Are satellites considered abandoned after they have completed their mission? I would think they remained property of the owner to perpetuity.

If SpaceX launched a mission in 5 years to go get the Roadster, I don't see why the USG would try to stop them. It should still be their property. Same if they legally transfer ownership to another party who then tries to recover it.

Offline meekGee

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Re: Falcon Heavy Demo Mission Payload Discussion
« Reply #512 on: 12/25/2017 09:51 PM »
Tweets are not exactly legally binding, but someone's floated the idea to Elon already.

https://twitter.com/elonmusk/status/944783379022540800

The Outer Space Treaty might apply and thereby prohibit anyone from salvaging.

It's not salvaging if someone gives it to you.

Elon isn't giving it to anyone.  He's "abandoning" it in orbit.  If someone wants to go get it, Elon's cool with that.  Which is pretty much the definition of salvage.  But unless the US Govt. is also on board with this being an ok idea, no one can legally go get it even if Elon did give it to anyone.  That's true regardless of the retriever's citizenship or where they launched from.  In fact, under OST they should be prohibited from launching to recover the roadster unless they already have USG permission to retrieve it.  And if they somehow did it on the sly, the US still has the rights to take it back on applying to the government of whatever country the car was in.  Of course, none of this is ever likely to happen, so it probably doesn't matter.  Or, by the time it could/will happen the OST will likely have been modified so the issue may be irrelevant in practice.

Are satellites considered abandoned after they have completed their mission? I would think they remained property of the owner to perpetuity.

If SpaceX launched a mission in 5 years to go get the Roadster, I don't see why the USG would try to stop them. It should still be their property. Same if they legally transfer ownership to another party who then tries to recover it.

:)  seriously, at the DMV.   Where they should also get a non-operative vehicle permit.  To save on insurance.
I mean, the law is the law.
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Offline Grandpa to Two

Re: Falcon Heavy Demo Mission Payload Discussion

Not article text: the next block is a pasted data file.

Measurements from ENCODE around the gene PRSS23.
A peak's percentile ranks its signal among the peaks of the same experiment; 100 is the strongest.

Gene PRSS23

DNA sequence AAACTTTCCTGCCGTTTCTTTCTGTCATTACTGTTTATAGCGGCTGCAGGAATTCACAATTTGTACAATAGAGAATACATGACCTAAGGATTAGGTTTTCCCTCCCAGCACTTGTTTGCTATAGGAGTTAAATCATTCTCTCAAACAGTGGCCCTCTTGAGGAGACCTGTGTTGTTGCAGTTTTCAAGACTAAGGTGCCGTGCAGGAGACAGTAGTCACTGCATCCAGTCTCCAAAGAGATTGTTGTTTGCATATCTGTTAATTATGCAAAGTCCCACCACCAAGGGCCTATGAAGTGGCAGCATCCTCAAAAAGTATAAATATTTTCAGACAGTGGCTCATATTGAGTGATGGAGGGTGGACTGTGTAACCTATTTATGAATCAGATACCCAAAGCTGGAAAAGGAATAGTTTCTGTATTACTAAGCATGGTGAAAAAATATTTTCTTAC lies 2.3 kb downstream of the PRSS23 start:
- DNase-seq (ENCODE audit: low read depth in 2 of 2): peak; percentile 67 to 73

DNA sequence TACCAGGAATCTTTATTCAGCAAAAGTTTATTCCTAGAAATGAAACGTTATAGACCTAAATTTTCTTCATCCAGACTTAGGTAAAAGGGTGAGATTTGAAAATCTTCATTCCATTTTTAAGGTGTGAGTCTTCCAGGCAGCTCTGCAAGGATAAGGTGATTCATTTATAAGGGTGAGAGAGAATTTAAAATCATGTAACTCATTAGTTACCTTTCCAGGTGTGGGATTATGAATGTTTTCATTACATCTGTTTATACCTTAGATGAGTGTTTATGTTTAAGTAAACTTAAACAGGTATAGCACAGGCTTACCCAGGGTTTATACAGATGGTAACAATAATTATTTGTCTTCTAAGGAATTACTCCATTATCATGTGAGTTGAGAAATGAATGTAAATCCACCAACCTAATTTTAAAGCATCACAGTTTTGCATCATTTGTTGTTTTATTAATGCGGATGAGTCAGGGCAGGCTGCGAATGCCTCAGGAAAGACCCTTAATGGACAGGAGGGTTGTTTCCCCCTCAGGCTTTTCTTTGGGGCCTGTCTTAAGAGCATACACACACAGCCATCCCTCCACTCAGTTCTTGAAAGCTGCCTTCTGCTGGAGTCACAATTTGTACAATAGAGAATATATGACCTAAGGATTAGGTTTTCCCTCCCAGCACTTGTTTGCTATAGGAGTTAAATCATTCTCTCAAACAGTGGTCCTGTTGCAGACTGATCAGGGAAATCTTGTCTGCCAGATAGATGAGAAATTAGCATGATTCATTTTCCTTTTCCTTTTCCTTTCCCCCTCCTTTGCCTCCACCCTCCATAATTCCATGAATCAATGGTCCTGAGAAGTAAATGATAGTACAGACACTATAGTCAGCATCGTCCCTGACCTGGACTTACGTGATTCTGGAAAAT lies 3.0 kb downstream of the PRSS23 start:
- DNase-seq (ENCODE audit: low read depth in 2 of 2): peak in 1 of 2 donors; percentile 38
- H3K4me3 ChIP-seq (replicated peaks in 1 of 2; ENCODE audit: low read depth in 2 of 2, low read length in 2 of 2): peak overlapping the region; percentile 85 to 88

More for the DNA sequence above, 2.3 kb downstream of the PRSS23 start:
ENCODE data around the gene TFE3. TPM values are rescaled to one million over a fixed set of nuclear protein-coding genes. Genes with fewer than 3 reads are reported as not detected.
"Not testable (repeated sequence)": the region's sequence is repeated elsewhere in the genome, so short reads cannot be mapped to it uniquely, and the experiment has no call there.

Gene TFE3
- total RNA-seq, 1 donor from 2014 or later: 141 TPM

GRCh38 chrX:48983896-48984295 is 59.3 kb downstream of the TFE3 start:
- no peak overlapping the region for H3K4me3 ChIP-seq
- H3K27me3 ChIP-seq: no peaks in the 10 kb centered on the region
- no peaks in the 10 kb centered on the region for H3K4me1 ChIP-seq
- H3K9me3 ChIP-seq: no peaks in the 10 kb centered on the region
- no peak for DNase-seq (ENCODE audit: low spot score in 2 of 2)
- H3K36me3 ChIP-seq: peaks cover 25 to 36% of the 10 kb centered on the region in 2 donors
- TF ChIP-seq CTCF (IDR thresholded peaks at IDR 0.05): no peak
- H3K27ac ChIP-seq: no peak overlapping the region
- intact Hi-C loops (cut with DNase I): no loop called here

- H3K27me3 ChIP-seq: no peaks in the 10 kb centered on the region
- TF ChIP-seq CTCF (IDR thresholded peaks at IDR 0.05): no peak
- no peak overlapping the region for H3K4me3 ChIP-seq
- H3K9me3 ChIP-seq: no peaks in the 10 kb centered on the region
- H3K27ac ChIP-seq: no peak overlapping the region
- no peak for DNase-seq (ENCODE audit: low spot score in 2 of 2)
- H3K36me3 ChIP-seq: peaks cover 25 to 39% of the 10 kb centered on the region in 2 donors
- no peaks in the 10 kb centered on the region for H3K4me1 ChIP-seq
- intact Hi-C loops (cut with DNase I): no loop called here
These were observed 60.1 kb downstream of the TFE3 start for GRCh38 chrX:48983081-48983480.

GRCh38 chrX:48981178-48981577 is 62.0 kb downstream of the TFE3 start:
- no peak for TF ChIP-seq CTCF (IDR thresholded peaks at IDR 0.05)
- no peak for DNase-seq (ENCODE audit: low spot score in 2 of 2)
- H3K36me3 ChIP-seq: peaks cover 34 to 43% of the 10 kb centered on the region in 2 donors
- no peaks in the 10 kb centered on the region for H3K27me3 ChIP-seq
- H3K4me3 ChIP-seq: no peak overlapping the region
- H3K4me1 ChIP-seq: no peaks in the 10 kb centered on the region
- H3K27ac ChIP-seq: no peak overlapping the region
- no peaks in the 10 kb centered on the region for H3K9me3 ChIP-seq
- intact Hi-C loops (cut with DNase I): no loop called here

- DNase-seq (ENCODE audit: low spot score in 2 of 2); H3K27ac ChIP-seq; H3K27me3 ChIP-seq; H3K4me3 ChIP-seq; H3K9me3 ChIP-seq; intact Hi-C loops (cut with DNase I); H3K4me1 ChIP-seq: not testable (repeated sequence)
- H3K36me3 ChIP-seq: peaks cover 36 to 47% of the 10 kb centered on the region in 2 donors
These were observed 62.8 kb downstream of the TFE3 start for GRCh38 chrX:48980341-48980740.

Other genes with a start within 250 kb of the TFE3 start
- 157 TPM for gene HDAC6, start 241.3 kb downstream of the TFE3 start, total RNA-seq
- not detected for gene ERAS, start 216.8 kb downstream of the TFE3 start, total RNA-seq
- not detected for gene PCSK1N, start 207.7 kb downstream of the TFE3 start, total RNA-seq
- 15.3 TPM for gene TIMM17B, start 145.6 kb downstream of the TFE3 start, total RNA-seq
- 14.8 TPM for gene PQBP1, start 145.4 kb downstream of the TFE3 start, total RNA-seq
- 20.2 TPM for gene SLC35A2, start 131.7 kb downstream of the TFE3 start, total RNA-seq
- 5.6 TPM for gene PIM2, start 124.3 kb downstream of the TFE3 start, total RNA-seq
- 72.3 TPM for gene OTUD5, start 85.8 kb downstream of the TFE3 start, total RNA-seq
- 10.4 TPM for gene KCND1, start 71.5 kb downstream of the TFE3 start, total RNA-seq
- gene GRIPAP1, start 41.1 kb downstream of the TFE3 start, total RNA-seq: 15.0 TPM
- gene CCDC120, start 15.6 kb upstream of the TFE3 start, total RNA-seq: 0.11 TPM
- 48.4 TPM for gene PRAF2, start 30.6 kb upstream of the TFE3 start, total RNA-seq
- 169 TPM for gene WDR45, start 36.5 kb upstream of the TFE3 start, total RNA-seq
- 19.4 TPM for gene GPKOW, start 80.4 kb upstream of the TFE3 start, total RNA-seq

« Reply #513 on: 12/26/2017 12:46 AM »
My hope is that there is a mounted camera looking through the windshield and an antenna that could relay ‘cruising through space to mars’ for us Terran observers. That would absolutely be the bomb.
"All truths are easy to understand once they are discovered; the point is to discover them" Galileo Galilei

Offline su27k

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Re: Falcon Heavy Demo Mission Payload Discussion
« Reply #514 on: 12/26/2017 03:36 AM »
Tweets are not exactly legally binding, but someone's floated the idea to Elon already.

https://twitter.com/elonmusk/status/944783379022540800

The Outer Space Treaty might apply and thereby prohibit anyone from salvaging.

It's not salvaging if someone gives it to you.

Elon isn't giving it to anyone.  He's "abandoning" it in orbit.  If someone wants to go get it, Elon's cool with that.  Which is pretty much the definition of salvage.  But unless the US Govt. is also on board with this being an ok idea, no one can legally go get it even if Elon did give it to anyone.  That's true regardless of the retriever's citizenship or where they launched from.  In fact, under OST they should be prohibited from launching to recover the roadster unless they already have USG permission to retrieve it.  And if they somehow did it on the sly, the US still has the rights to take it back on applying to the government of whatever country the car was in.  Of course, none of this is ever likely to happen, so it probably doesn't matter.  Or, by the time it could/will happen the OST will likely have been modified so the issue may be irrelevant in practice.

Are satellites considered abandoned after they have completed their mission? I would think they remained property of the owner to perpetuity.

If SpaceX launched a mission in 5 years to go get the Roadster, I don't see why the USG would try to stop them. It should still be their property. Same if they legally transfer ownership to another party who then tries to recover it.

Since the US is the launching country, OST Article VII and VIII doesn't apply if a US citizen/company wants to salvage the car, the savager still need a FAA launch license though. Things get murky and complicated if a foreign entity wants to salvage the car.
« Last Edit: 12/26/2017 03:37 AM by su27k »

Offline CyndyC

Re: Falcon Heavy Demo Mission Payload Discussion
« Reply #515 on: 12/26/2017 06:42 PM »
Elon isn't giving it to anyone.  He's "abandoning" it in orbit.....

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Offline Space Ghost 1962

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Re: Falcon Heavy Demo Mission Payload Discussion
« Reply #516 on: 12/26/2017 09:49 PM »
Tweets are not exactly legally binding, but someone's floated the idea to Elon already.

https://twitter.com/elonmusk/status/944783379022540800

The Outer Space Treaty might apply and thereby prohibit anyone from salvaging.

It's not salvaging if someone gives it to you.